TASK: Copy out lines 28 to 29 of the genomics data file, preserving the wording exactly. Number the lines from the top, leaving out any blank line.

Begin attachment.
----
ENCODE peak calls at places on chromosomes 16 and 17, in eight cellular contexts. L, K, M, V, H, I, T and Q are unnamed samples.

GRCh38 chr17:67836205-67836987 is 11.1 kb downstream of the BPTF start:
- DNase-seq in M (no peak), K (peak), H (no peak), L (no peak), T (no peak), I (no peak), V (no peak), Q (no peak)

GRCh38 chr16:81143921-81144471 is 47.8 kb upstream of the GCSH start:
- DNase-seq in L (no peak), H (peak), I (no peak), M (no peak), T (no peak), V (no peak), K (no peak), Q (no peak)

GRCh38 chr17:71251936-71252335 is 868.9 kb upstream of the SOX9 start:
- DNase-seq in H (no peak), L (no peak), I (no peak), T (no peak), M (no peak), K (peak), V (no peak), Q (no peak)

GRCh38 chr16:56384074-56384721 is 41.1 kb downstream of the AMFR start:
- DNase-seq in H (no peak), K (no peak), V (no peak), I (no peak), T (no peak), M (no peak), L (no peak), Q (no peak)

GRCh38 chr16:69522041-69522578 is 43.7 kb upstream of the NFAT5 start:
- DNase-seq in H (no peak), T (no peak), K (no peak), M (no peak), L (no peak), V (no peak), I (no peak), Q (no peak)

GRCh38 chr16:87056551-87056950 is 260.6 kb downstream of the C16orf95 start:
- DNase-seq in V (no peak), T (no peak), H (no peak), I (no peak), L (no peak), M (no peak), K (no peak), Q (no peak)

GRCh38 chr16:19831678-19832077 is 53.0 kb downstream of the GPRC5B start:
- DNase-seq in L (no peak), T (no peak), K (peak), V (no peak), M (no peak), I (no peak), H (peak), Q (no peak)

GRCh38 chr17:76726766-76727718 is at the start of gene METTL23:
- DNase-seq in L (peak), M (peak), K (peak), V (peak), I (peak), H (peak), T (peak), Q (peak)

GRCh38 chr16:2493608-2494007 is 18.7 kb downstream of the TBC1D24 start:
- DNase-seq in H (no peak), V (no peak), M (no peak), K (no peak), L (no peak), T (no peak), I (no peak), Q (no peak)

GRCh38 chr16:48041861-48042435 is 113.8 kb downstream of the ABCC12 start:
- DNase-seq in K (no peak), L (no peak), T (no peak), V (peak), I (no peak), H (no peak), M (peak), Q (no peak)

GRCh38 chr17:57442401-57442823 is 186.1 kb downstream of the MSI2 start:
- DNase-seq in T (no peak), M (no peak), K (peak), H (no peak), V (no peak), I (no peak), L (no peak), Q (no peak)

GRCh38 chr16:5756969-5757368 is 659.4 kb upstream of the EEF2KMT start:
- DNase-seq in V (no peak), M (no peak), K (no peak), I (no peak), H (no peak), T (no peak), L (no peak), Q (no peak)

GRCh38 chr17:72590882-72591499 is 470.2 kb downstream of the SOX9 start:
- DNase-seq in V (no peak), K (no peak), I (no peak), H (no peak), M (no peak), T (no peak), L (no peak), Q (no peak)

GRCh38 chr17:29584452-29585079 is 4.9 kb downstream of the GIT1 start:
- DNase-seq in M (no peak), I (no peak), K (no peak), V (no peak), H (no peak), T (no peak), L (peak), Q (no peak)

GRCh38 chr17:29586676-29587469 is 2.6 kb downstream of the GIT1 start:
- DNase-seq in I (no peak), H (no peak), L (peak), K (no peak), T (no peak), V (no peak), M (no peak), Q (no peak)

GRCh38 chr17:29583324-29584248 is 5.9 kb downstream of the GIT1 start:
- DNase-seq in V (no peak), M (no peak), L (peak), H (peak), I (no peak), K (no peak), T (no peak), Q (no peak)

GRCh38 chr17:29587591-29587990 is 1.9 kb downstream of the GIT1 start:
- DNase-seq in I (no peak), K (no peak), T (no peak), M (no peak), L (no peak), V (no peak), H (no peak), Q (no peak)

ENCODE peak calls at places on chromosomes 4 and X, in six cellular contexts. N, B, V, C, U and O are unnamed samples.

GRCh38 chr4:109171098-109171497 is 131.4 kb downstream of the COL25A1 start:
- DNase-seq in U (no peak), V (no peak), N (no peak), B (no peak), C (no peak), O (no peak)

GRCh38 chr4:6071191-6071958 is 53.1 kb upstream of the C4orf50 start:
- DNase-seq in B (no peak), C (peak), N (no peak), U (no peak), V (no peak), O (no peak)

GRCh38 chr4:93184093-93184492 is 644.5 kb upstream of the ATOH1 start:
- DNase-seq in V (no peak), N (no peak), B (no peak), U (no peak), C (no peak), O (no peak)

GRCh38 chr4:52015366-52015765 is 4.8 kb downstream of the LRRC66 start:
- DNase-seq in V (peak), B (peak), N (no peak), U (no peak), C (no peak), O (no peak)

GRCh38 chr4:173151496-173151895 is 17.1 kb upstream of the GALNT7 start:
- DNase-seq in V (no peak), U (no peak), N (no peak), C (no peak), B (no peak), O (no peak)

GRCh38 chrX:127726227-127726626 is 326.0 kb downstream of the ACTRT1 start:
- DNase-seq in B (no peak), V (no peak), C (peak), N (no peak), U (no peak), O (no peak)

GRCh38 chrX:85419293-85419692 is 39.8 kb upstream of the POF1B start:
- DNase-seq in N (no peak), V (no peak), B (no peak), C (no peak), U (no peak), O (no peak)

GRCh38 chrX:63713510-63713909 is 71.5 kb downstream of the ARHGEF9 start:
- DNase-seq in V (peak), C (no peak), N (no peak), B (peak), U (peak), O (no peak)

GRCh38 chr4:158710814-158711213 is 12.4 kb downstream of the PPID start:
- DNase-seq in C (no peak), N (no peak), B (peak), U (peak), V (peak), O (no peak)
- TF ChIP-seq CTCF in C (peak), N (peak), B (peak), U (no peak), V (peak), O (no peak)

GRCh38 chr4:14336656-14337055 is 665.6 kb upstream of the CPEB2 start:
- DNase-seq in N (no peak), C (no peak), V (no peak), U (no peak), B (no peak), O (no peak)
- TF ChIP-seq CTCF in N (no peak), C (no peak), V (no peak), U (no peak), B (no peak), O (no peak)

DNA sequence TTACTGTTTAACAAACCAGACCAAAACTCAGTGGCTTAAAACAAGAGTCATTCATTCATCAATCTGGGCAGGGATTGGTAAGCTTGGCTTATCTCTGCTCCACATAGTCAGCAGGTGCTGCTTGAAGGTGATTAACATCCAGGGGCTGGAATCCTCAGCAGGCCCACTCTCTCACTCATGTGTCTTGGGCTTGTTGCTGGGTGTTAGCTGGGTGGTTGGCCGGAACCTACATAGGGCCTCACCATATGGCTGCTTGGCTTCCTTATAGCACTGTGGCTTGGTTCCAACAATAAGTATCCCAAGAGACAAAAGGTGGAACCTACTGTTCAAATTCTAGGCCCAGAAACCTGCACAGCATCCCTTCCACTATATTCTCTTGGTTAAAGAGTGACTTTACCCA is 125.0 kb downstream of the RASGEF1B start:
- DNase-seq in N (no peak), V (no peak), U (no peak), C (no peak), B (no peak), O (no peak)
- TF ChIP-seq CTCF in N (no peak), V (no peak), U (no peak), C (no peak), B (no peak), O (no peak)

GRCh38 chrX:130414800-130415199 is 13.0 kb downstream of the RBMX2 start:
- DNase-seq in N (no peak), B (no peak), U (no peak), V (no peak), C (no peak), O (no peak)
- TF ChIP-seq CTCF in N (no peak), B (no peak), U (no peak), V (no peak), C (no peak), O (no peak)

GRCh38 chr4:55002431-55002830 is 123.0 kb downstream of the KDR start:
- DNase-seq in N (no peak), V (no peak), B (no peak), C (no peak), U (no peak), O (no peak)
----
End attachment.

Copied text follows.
GRCh38 chr17:29584452-29585079 is 4.9 kb downstream of the GIT1 start:
- DNase-seq in M (no peak), I (no peak), K (no peak), V (no peak), H (no peak), T (no peak), L (peak), Q (no peak)